Advising for Child and Adolescent Development As of May 5
72.82% General Advising MIKE TRUJILLO / Daily Titan (Source: Academic Advisement Center) Not all departments have started using the new common communication system for advising. However, advisers can see numbers for some majors, such as child and adolescent development. About 55.6 percent of students majoring in this field have had major advising as of May 5.
“(The training) entails actually understanding GE advising, because not everybody thinks that GE advising is easy,” Nwosu said. Involved in the training process is the study of academic requirements, how to appropriately track student progress, and how to better communicate with students to make their advising experiences better. Eanes said she feels comfortable that students will be able to feel the difference in their experiences with advisement as these trainings start to help institute change on
a semester basis. The university is also trying to increase continuity between freshman advising and major advising, she said. “We also want to take a really good look at the advising in the key touch points that help you move towards graduation,” Eanes said. “We want people to know everything and also be able to monitor their own progress, to understand how things are going.” The newly-hired advisers have been tasked by administration to immediately help with students at the junior and senior levels who are
approaching graduation. The university is currently engaged in an assessment to determine which departments have stronger needs for an increased amount of advising staff, Nwosu said. He also points to other discussions that are beginning to take place to create a mandatory advisement process. “We want to be sure that the students have clear pathways to success, clear pathways that connect them to the variety of (advising) services and experiences that will help them be successful,” Eanes said.
Engineering students show off new innovations Seniors present projects for crutches, Disneyland rides REBECCA HARDMAN Daily Titan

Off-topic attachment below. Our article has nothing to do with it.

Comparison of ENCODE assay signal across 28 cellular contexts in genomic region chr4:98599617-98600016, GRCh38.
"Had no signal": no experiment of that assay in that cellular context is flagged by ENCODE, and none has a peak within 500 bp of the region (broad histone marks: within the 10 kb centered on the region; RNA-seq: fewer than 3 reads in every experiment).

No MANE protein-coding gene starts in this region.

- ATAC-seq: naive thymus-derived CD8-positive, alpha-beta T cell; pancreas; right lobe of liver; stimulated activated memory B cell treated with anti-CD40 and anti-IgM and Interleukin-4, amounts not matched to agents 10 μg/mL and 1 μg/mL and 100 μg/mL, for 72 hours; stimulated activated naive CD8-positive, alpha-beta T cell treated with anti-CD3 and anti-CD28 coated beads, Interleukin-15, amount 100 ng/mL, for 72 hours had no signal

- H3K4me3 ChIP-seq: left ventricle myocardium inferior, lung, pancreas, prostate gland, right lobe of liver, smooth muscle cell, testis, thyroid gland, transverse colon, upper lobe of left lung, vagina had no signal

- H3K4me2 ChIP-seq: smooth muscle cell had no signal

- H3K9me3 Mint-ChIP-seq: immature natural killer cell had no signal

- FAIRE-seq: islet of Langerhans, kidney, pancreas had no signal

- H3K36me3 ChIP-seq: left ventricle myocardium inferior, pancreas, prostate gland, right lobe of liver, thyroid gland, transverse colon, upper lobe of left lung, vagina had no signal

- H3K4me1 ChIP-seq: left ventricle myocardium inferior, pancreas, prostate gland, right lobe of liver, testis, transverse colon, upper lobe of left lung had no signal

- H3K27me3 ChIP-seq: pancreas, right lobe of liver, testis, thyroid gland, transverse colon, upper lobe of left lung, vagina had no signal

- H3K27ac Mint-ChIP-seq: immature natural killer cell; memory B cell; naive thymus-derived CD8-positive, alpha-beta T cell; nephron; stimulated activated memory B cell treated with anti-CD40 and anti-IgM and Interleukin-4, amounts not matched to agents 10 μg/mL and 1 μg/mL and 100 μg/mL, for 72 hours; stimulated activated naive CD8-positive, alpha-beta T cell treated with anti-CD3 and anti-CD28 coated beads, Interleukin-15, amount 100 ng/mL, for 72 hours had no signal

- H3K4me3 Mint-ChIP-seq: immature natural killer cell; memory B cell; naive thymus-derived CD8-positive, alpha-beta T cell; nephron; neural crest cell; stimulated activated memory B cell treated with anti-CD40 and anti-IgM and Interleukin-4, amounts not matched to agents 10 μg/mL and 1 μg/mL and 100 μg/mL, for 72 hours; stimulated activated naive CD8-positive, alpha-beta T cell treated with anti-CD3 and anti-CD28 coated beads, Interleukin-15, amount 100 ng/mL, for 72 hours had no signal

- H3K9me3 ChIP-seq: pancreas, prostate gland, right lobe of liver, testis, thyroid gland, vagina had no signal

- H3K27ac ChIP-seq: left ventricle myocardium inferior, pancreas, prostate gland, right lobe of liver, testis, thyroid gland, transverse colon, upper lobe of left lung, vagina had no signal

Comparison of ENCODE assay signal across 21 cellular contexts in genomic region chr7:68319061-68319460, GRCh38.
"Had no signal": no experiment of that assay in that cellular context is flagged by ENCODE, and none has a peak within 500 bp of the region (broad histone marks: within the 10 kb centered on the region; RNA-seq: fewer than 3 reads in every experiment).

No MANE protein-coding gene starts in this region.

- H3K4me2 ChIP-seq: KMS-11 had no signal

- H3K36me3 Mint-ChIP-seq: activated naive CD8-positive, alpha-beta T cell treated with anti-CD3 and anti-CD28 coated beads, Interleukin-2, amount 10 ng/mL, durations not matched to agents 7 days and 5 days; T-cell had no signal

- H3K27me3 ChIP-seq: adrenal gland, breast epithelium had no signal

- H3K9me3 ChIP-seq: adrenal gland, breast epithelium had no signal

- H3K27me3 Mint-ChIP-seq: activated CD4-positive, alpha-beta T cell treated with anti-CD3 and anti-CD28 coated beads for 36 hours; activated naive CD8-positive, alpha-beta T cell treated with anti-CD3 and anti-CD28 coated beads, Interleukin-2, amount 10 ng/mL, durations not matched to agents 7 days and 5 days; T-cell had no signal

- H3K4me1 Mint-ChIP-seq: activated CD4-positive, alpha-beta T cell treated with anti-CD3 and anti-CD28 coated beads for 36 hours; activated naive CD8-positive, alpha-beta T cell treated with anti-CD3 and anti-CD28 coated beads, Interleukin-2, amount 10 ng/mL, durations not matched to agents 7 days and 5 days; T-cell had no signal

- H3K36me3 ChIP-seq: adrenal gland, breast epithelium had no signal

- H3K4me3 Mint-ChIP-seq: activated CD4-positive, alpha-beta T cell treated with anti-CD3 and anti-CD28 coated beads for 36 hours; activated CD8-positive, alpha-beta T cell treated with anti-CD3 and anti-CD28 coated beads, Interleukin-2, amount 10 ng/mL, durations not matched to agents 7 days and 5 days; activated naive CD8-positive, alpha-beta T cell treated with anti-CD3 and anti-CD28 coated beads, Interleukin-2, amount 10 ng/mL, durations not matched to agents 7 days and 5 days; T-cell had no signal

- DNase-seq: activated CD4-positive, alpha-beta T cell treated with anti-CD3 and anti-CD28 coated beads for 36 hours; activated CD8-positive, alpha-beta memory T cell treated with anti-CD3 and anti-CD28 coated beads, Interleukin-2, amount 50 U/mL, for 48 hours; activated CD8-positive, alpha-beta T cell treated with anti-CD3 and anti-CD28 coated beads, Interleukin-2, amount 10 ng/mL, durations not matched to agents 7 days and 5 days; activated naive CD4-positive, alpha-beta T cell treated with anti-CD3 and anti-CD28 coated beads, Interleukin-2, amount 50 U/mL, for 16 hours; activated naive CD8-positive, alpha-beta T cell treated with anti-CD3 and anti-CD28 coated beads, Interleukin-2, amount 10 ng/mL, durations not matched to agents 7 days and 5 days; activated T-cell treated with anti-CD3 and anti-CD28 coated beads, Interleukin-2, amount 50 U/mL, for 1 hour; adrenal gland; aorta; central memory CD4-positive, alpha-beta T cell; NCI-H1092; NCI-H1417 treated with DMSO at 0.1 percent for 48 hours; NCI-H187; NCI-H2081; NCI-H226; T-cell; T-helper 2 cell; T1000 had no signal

Mechanical engineering students gathered Thursday to share their final projects and prototypes in the Computer Science Building for the Mechanical Engineering Senior Design Project. There was an array of engineering presentations, some projects include a prototype of wheel bearings, a handsfree crutch and an automated robotic system for weld inspection. The projects are a culminating graduation requirement for all mechanical engineering majors and provide students with opportunities to hone their creative design skills and learn to collaborate with others, said engineering
professor Nina Robson, who teaches the class. Robson’s role as a mentor and professor is to promote innovation in engineering design and give CSUF students opportunities to become involved within the community and prepare them to be successful mechanical engineers. As a woman in engineering, Robson said she is passionate about enhancing diversity, aiding individuals with disabilities and encouraging students to becoming involved within the engineering field. “In order for the students to be successful, they have to commit many hours of their time in research, design, development and testing of their prototypes, as well as working on their presentation skills throughout the academic year,” Robson said. Michael Villavecer, 26, and his team created a